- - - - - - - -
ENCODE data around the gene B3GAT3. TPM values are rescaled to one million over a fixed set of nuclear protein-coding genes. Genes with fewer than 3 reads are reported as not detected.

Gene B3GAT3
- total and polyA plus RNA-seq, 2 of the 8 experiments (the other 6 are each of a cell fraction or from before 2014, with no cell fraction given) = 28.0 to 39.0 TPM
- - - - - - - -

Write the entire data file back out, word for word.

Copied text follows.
ENCODE data around the gene B3GAT3. TPM values are rescaled to one million over a fixed set of nuclear protein-coding genes. Genes with fewer than 3 reads are reported as not detected.

Gene B3GAT3
- total and polyA plus RNA-seq, 2 of the 8 experiments (the other 6 are each of a cell fraction or from before 2014, with no cell fraction given) = 28.0 to 39.0 TPM